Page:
Do Worksheets Still Work? What is the future of this classroom staple in the classroom?
Balance. The world of education (and the world at large) is looking for it after a crazy school year and a global pandemic. After a year of nearly all-virtual instruction, what will the future of education look like? With a surplus of seemingly necessary screen time thanks to distance learning, how can teachers balance that season of digital instruction?
Technology has its perks, that is certain. Advancements in technology have provided students with the opportunity to play games as they learn, engage in virtual labs when hands-on options are no longer available, and read limitless books thanks to digital libraries. But what about pencil and paper options? Is there still a place for worksheets in your classroom?
One of the goals of education is to create authentic experiences for our students. Some would argue there is no Hidden Magic in Using Math Workbooks and that a worksheet can't teach children. A piece of paper with questions is more of an assessment than an authentic learning experience.
Many believe that play is the greatest teacher, and that allowing students to play with others teaches problem-solving skills, collaboration, and communication. Research supports the idea that peer-to-peer interaction facilitates learning and comprehension. Since many worksheets can be completed independently, they tend to lose the collaboration component. Because many require little more than a pencil to complete, they are often not very abstract and kill creativity.
Still other educators believe that worksheets decontextualize learning. They take a concept out of context, and rather than helping to create understanding, they support students in memorizing content for an exam instead of supporting them as lifelong learners. Thanks to the all-powerful internet, those with this philosophy feel that memorizing to demonstrate mastery is a thing of the past. Employers will not ask job applicants to quickly fill out a drill-and-kill style worksheet listing everything that they know about a certain topic or company. Instead, they will want to hear what they know. Applicants need to be good communicators. They need to know how to work well with others and solve problems.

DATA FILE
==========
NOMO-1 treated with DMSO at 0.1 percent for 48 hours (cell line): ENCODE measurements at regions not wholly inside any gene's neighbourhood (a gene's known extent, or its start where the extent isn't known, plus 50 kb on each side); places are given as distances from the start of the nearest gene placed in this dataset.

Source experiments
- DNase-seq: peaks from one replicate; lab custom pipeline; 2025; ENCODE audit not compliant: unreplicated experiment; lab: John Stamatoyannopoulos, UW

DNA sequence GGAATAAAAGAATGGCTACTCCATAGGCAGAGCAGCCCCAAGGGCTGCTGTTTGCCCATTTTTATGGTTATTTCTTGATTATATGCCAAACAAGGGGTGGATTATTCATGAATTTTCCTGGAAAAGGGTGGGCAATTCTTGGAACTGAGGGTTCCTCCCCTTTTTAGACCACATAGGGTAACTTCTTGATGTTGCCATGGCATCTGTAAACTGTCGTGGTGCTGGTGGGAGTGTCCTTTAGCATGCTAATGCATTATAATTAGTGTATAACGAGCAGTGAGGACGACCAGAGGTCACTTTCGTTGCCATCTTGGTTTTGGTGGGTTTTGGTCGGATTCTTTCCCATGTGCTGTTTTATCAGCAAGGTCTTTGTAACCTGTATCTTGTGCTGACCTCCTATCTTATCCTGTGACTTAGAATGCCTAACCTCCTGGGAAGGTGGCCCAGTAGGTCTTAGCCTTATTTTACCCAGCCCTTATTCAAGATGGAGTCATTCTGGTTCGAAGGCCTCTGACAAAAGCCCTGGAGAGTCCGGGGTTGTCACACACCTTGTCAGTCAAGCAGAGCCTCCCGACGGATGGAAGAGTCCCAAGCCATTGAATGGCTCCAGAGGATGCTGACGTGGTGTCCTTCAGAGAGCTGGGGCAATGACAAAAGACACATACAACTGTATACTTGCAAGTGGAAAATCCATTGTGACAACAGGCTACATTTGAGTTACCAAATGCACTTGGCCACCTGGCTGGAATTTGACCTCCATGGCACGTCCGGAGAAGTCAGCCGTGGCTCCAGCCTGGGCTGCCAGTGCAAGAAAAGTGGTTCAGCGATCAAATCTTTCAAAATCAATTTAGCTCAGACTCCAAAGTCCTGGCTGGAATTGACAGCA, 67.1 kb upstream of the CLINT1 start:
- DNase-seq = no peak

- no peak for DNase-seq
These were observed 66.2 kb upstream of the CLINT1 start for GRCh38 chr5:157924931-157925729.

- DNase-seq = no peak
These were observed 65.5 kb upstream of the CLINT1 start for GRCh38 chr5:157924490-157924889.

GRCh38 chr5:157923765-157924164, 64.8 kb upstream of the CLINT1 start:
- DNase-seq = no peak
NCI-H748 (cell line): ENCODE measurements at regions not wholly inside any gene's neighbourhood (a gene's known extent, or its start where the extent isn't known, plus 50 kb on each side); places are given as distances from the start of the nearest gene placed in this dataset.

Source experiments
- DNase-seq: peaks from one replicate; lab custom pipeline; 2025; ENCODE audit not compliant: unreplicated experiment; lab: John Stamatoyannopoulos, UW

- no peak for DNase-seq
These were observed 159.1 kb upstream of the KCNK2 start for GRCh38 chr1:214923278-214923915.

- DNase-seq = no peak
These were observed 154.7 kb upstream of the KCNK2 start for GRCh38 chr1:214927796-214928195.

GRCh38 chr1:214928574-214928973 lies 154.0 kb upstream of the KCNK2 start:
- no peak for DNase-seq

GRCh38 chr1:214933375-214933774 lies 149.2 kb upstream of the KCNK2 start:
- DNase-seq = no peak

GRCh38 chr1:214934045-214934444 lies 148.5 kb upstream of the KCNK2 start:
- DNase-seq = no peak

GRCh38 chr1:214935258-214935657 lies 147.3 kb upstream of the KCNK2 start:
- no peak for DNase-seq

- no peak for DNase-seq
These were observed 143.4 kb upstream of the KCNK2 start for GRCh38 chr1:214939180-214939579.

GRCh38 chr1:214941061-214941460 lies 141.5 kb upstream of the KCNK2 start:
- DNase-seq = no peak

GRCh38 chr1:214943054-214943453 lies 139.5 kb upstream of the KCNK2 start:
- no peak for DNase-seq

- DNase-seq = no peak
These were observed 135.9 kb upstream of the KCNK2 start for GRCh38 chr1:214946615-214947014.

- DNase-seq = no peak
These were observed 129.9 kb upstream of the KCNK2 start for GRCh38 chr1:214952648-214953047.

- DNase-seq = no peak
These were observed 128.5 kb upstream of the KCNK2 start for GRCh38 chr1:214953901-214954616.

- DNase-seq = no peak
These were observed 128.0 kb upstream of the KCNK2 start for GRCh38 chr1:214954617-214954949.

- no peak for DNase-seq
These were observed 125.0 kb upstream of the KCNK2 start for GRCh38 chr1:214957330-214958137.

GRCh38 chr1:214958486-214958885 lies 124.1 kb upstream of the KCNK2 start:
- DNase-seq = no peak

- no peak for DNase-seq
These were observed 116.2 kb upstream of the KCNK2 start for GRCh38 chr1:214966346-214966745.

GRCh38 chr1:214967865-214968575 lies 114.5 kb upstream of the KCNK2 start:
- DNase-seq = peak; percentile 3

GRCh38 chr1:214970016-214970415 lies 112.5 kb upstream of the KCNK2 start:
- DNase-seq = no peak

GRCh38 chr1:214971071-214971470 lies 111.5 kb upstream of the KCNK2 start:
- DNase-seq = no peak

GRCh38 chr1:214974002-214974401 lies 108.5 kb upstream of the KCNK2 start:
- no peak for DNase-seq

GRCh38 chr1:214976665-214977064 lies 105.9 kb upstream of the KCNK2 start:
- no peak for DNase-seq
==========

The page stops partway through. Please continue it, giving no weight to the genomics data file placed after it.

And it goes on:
All of this is true! But at what point do we transition to learning and demonstrating mastery of content? As state standards continue to evolve, younger and younger students are being held accountable for their learning. As more and more high-stakes tests are put into place, students need to know how to complete paper or digitally enhanced versions of assessments.
This year, perhaps more than ever, we've seen the great equity divide in our classrooms, communities, and countries. Unfortunately, not all students have access to the same quality resources. A student completing distance learning on a brand-new lighting-speed laptop with dependable internet is not having the same experience as a student using a district-provided device that lacks memory while sitting in a drive-through parking lot trying to access free Wi-Fi. One of the benefits of using worksheets or quality printables is that you, as the educator, can ensure that every student has equitable access.
Additionally, there is research to support the idea that a well-designed, purposely used worksheet can not only support students in solidifying content learned during a lesson but also provide valuable opportunities to practice problem-solving and help students learn to work independently and follow directions. While a potential employer may not ask a future employee to complete a timed worksheet as part of the interview process, they will most likely be seeking to hire someone who can correctly complete paperwork, follow directions when filling out forms, and work accurately and independently when needed.
Math worksheets, for example, are particularly beneficial. Not only do they help to bridge the gap between observing and doing, but they also help to build mathematical fluency. Students can still approach problems using any method they choose, but the opportunity to practice those varied approaches on paper is extremely beneficial.